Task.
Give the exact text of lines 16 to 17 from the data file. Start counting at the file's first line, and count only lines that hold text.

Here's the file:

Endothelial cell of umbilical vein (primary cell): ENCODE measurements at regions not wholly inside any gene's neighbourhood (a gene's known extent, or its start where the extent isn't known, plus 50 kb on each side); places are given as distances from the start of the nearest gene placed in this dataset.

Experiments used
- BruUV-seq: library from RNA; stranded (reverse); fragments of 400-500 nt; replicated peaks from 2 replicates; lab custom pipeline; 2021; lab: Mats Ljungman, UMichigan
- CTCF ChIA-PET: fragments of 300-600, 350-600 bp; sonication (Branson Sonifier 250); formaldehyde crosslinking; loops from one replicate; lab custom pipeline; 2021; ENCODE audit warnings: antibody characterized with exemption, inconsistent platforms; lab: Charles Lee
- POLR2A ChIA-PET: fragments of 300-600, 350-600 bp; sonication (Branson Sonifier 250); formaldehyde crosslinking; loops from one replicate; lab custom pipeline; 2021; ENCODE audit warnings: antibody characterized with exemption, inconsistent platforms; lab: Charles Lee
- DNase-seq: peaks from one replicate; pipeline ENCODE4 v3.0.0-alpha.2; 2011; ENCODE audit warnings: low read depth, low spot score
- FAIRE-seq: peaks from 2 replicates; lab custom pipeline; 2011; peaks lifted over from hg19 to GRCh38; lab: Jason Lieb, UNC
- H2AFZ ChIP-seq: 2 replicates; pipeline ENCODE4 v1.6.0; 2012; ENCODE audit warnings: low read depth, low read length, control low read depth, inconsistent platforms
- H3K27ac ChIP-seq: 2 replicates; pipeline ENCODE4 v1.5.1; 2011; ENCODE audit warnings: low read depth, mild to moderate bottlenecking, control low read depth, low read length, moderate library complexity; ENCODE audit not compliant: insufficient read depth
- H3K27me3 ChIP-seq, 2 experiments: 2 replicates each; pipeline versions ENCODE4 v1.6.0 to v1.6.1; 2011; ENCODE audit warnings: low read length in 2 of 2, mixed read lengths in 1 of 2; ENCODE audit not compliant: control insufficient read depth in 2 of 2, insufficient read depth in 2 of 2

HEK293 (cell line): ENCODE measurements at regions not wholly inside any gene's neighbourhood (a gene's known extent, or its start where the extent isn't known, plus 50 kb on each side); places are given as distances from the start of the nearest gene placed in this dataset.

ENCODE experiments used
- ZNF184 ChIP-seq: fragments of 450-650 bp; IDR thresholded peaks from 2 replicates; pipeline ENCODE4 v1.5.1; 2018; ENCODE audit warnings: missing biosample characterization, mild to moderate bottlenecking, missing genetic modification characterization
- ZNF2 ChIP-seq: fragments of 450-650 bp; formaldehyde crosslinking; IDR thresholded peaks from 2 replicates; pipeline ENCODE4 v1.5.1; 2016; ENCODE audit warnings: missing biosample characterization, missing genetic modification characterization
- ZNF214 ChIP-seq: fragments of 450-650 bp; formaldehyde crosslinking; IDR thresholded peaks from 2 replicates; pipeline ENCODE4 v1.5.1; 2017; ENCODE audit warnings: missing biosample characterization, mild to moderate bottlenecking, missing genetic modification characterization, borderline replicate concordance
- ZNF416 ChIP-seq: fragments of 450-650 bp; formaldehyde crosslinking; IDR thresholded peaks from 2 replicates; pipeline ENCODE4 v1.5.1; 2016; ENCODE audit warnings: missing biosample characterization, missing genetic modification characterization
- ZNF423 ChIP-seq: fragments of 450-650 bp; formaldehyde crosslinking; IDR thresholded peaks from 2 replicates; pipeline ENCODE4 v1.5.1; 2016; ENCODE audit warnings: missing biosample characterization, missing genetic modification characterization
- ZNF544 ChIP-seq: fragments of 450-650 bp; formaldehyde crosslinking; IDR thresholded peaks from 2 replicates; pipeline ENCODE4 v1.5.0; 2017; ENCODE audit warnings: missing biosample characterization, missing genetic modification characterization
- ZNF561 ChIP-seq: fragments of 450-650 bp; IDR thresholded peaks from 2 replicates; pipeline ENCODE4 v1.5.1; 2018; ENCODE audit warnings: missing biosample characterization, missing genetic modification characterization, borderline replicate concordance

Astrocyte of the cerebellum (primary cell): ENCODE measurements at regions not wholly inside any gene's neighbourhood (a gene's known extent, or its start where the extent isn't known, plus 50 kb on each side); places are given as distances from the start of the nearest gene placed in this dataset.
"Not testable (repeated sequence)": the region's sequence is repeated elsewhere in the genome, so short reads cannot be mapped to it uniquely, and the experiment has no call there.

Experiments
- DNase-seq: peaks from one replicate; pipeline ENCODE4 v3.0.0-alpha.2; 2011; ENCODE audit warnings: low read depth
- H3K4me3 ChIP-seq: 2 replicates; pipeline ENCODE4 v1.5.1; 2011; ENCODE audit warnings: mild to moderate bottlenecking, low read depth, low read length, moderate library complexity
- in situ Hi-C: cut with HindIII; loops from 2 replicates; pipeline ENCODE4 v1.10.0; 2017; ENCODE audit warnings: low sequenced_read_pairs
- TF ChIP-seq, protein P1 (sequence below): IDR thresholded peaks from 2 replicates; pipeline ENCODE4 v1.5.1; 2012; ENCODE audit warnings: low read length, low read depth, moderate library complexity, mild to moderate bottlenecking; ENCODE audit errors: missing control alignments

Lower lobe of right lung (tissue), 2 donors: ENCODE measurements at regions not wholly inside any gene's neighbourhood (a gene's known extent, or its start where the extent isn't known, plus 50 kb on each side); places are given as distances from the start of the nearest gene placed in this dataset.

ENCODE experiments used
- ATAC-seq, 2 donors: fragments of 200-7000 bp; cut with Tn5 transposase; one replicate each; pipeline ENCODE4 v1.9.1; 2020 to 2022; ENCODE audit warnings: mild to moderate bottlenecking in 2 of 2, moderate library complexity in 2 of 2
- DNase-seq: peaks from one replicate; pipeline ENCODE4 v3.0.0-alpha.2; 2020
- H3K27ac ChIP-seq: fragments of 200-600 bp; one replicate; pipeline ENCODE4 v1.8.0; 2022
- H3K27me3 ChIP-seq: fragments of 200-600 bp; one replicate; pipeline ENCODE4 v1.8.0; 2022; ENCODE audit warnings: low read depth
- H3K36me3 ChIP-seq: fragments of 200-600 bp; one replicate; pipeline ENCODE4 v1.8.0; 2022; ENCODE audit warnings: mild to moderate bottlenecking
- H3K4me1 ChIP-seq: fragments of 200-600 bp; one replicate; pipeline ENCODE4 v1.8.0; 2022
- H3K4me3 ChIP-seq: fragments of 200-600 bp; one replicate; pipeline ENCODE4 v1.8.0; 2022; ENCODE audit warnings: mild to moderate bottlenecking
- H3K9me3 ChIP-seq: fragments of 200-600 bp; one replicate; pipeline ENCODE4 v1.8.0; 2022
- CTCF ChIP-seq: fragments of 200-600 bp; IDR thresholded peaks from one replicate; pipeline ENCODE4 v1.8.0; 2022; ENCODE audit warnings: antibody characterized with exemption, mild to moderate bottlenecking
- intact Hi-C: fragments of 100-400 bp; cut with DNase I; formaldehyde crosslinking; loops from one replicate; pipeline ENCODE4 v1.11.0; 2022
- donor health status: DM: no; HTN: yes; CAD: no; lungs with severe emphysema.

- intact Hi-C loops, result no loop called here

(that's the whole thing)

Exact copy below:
- ZNF416 ChIP-seq: fragments of 450-650 bp; formaldehyde crosslinking; IDR thresholded peaks from 2 replicates; pipeline ENCODE4 v1.5.1; 2016; ENCODE audit warnings: missing biosample characterization, missing genetic modification characterization
- ZNF423 ChIP-seq: fragments of 450-650 bp; formaldehyde crosslinking; IDR thresholded peaks from 2 replicates; pipeline ENCODE4 v1.5.1; 2016; ENCODE audit warnings: missing biosample characterization, missing genetic modification characterization